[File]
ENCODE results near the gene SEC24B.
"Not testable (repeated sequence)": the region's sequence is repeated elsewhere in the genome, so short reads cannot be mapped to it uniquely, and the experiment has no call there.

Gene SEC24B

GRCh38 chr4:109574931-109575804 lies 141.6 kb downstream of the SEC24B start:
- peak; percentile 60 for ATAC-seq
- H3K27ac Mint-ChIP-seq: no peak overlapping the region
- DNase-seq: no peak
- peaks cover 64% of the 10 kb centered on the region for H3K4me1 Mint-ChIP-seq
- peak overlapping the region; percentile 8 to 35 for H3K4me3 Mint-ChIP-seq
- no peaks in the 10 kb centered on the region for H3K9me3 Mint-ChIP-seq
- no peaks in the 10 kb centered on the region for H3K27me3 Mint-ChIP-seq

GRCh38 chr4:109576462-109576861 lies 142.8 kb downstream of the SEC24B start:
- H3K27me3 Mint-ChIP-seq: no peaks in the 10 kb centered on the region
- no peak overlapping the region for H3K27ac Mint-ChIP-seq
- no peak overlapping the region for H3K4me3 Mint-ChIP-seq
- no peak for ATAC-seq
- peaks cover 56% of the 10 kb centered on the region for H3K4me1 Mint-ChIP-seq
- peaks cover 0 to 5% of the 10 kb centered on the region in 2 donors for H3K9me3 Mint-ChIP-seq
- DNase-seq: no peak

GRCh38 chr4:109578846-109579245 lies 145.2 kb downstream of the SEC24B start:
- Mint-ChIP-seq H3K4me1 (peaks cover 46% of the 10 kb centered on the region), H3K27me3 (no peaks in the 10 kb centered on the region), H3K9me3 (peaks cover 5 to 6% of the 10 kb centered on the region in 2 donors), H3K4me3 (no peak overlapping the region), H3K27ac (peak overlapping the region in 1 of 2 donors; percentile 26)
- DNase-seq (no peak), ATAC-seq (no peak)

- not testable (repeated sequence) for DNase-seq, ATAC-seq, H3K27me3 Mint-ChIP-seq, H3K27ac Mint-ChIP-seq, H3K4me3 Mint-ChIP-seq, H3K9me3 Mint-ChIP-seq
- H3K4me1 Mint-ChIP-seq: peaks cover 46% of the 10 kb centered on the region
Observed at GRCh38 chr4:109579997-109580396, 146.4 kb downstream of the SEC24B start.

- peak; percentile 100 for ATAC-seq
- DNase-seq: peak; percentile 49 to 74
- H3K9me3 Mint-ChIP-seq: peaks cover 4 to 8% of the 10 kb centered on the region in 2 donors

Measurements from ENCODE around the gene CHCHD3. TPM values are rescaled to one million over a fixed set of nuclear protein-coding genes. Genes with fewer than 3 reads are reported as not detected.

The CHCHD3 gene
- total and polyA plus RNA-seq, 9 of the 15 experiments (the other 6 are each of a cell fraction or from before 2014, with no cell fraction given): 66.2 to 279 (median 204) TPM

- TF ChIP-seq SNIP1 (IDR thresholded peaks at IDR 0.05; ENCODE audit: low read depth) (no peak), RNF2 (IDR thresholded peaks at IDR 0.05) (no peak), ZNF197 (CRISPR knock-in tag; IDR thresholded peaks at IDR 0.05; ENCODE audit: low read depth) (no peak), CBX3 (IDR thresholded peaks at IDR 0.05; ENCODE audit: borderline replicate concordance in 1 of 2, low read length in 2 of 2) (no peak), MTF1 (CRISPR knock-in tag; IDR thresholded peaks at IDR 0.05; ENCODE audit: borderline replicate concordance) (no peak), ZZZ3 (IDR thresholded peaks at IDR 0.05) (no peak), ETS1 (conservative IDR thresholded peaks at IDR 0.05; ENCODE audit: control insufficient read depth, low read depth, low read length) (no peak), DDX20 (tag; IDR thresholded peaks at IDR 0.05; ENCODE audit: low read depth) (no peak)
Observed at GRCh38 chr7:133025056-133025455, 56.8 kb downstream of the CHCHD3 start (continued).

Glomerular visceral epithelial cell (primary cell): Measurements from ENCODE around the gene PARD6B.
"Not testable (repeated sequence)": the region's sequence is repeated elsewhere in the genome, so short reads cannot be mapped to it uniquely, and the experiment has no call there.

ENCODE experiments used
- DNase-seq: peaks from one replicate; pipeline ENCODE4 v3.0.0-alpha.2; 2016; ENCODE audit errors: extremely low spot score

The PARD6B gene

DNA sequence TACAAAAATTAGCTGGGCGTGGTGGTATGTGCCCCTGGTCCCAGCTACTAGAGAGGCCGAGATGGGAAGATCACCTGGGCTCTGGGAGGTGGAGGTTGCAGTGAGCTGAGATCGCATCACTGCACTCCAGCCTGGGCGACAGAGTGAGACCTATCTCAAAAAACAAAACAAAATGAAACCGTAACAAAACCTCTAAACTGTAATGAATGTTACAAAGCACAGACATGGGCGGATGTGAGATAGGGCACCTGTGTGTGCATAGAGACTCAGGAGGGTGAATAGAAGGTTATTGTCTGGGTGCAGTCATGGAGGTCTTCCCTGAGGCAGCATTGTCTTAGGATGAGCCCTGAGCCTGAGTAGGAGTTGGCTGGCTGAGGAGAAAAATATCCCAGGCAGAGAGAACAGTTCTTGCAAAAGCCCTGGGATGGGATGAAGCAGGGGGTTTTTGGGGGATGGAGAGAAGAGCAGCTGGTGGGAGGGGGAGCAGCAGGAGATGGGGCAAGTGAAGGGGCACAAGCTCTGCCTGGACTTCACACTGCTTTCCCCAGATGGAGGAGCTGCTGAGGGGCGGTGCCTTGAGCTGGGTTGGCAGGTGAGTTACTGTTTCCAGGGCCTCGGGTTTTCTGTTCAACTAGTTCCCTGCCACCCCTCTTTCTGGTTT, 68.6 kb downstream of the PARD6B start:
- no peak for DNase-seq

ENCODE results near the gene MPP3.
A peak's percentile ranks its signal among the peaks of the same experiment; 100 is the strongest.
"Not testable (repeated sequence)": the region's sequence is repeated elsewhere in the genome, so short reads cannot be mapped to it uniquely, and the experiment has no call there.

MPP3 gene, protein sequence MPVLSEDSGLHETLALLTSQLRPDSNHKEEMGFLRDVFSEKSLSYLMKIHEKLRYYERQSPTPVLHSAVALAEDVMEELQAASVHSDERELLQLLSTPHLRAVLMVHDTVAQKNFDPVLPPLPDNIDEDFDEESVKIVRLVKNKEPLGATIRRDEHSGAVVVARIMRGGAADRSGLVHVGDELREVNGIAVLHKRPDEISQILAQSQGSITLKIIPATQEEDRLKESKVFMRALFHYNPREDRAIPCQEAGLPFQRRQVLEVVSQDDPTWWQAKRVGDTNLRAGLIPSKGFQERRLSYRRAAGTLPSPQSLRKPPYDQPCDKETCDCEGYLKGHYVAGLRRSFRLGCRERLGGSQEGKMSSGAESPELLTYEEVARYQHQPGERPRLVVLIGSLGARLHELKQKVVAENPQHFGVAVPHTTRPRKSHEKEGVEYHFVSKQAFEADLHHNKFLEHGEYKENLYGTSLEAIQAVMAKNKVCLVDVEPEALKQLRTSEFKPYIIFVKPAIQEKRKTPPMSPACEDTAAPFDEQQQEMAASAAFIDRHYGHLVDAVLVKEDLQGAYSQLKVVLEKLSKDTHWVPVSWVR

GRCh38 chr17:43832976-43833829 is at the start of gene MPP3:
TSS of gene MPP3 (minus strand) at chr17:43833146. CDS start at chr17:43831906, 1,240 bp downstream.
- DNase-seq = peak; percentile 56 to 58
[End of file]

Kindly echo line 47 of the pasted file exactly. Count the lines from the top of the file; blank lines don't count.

- DNase-seq = peak; percentile 56 to 58